Cocktail culture has been going on for quite a few years, and even with COVID, I am betting that many people are making cocktails at home now. And looking forward to going out for cocktails with friends and family.
When you make cocktails at home, do you consider your garden as part of a cocktail recipe? It can be. In Cocktails, Mocktails and Garnishes from the Garden by Katie Stryjewski gives readers the ability to make classic cocktails and the confidence to craft innovative concoctions. Alongside recipes of some of the most popular cocktails (e.g. Sidecar) come new-inventions, non-alcoholic equivalents (e.g. a mocktail version of a Tom Collins), and instructions to create gorgeous garnishes from your garden (e.g. which flower would you garnish the Sidecar or Tom Collins? Katie gives suggestions).
I was given a preview copy of Katie’s book to review, in part because I do enjoy cocktails, and I enjoy gardening. The book is now available for purchase.
The book is divided into:
- Making Cocktails: The Basics
- Growing a Cocktail Garden
- The Recipes
Cognac (4 recipes)
Gin (18 recipes)
Rum (8 recipes)
Tequila (4 recipes)
Vodka (6 recipes)
Whiskey (10 recipes)
I was glad to see that the Cognac section was first and had a few cocktail recipes. I am a wine person, so seeing a cocktail that can be made from Cognac, immediately piqued my interest. I did hope to see some cocktails made with Sherry, but maybe that is for another book by Katie?
In the Introduction section, Katie takes you through her journey into the world of making cocktails, then a bit of the history behind cocktails starting in the 1800s. And then tells us about what to expect with classic cocktails in this book and the herbs that you could grow to complement your cocktails. A book that beginners can start their cocktail adventures.
In Making Cocktails: The Basics, Katie lays out 14 bottles, covering liquor, (e.g. cognac), and flavours, (e.g bitters), that are common ingredients to make the cocktails in this book and cocktails in general. For each of these bottles, she briefly describes how they are made, then offers suggested brands and a recommended brand. From these basics, she mentions the non-alcoholic components that can be added such as syrups and mixers (e.g. club soda) to complete a cocktail.
All cocktails should have some drama to them, and that comes from the mixologists’ tools, such as a shaker. Katie takes you through the tools that she recommends to help you with your home cocktail bar. Lastly, Katie talks about the techniques that go into making a cocktail, such as measurements, shaking or stirring the cocktail, and much more. There is an interesting section on ice cubes you should read. It is quite colourful.
Glassware is important for serving a cocktail, with different glasses for different types of drinks. Similar to wine, you would not pour sparkling wine into a Pinot Noir glass as all the bubbles would dissipate quickly. Katie takes you through several types of glasses and their cocktail pairing.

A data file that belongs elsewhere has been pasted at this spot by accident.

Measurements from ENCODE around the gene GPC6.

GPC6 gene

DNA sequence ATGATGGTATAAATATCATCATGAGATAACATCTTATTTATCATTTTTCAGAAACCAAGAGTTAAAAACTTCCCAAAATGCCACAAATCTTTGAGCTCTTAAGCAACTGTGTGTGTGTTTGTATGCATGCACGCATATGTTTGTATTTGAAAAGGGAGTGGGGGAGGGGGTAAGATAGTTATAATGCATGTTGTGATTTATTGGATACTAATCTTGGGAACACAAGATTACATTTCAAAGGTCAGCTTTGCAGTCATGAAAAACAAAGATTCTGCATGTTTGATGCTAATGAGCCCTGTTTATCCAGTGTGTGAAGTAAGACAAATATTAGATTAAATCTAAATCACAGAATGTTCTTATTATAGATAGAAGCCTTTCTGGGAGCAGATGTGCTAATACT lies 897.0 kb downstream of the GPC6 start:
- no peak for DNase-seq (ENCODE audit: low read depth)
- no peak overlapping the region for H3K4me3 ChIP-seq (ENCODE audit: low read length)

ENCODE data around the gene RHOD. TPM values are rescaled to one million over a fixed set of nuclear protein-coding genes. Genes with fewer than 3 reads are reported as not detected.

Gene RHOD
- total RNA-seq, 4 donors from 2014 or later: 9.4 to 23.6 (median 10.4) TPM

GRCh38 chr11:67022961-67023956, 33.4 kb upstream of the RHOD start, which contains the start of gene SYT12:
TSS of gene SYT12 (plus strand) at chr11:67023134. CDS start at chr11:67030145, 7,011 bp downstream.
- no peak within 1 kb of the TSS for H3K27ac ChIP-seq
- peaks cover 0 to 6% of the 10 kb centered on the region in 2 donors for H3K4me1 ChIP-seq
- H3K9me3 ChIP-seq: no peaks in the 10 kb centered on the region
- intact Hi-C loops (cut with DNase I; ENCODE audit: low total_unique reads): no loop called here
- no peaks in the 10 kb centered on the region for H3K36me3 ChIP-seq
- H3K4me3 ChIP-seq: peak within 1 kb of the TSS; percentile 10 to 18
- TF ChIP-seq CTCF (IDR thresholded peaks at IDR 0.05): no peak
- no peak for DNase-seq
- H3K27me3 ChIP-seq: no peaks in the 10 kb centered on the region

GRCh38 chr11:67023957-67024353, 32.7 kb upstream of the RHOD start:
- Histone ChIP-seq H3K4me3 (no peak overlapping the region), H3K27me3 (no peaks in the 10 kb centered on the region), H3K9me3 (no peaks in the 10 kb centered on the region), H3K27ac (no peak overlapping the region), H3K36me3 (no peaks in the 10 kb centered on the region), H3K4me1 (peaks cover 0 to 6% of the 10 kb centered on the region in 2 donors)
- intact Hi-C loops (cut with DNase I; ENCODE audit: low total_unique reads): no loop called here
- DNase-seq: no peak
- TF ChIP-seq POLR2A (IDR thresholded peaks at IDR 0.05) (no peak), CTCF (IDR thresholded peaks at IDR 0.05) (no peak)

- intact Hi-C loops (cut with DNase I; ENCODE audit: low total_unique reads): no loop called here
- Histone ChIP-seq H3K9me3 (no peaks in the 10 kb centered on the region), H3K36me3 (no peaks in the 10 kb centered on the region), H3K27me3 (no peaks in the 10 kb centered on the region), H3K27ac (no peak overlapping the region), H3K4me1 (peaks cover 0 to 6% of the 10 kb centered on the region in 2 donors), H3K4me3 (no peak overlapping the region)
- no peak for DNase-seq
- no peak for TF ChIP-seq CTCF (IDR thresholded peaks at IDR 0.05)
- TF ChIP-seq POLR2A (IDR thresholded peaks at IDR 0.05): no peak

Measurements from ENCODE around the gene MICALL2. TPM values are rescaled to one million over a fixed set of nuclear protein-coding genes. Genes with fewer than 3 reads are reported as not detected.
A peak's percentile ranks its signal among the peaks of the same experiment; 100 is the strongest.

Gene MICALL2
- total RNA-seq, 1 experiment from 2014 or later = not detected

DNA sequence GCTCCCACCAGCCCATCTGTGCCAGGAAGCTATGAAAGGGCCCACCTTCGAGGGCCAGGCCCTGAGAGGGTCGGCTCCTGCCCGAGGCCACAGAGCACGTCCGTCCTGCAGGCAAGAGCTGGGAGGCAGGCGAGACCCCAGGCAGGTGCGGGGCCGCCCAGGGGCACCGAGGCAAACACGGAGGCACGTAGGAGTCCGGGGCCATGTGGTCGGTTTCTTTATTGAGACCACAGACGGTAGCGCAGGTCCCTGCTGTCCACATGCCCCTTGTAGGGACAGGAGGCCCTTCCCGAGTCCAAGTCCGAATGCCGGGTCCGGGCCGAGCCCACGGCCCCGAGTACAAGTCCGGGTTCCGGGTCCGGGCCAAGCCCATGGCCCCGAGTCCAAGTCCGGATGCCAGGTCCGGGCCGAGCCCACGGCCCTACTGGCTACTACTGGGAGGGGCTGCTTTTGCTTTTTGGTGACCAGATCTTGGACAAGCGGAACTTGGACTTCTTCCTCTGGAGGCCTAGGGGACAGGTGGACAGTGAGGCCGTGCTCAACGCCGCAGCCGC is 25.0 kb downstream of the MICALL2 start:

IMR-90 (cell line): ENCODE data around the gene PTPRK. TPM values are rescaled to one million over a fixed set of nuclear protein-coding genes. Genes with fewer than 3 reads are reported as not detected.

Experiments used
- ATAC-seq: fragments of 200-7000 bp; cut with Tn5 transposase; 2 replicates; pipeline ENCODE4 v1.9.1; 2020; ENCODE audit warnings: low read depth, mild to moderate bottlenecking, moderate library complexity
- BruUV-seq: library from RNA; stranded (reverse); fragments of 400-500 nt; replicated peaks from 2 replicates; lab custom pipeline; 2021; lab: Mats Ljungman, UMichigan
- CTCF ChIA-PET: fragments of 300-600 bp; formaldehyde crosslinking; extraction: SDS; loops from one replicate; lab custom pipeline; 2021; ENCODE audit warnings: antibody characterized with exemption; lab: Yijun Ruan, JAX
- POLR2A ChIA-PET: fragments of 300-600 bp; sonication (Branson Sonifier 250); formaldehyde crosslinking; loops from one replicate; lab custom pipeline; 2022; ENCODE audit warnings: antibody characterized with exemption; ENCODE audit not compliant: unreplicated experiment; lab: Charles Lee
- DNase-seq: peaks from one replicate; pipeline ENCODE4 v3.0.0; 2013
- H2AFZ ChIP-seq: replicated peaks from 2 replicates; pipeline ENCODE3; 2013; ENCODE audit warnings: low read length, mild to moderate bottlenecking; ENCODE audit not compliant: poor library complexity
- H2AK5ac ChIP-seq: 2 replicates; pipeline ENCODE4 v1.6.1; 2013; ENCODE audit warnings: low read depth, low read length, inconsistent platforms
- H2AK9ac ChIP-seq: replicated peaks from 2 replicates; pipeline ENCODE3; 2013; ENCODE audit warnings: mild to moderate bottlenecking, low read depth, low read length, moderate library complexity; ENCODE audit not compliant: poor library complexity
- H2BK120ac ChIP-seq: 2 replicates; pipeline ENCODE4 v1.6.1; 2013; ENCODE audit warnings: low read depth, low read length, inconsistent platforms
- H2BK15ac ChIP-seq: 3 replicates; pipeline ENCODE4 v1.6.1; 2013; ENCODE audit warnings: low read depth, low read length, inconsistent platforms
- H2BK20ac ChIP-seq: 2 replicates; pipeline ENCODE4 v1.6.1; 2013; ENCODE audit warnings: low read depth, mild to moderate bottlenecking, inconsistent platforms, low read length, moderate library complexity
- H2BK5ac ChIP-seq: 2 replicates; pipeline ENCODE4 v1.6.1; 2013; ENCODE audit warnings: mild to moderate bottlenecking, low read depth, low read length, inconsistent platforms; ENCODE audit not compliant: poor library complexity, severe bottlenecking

She finishes off with a garnishes section, which is where you can add some herbal or citrus or other zings to your cocktail. This can also make your cocktail more pleasing to the eye. You see the cocktail before you drink it, so why not grab your interest by making the cocktail visually enticing?
Our next major section is Growing a Cocktail Garden. If you have never gardened before, Katie takes you through where you can plant, soils, planting from seeds or cuttings, maintaining your garden, and harvesting from the garden and closing for the winter season. She describes 11 different herbs, 14 different fruits and vegetables, and 17 different flowers that can be used as an ingredient or garnish to cocktails that you can grow in your cocktail garden. Granted we have a variable climate between north and south, and between coastal and inland prairies, so you may not be able to grow everything in her list, but I think many are possible.
The Recipes is a large section where Katie has several recipes for each of the types of alcoholic beverages I outlined earlier. As an example, let me take you through the Cognac group of cocktails. Each cocktail is provided with a full-page colour picture of the cocktail with garnish and type of glass to use. The ingredients are listed on the left side of the page and to the right are the instructions on how to make the cocktail. For the garnish, she gives some suggestions, which you can add one or more. Her first drink in the list is the Brandy Crusta that she lists as a classic cocktail. There are 5 ingredients, a pro-tip, and straightforward steps. Each cocktail from my review is made of 4-5 different ingredients, so is not too overwhelming for the first-time cocktail maker. There are some cocktails that are more complicated, where she teaches you to make a “shrub”; a shrub is a concentrated syrup that combines fruit, sugar, and vinegar. But you can skip those till you feel more comfortable with the simpler cocktails.
There are also Mocktail options for some alcoholic drinks and on their own Mocktail recipes, in case there are some of your friends or family that do not drink alcohol, but like the cocktail vibe.
I am looking forward to trying out some of these cocktails with friends as soon as we get vaccinated and can start to meet again.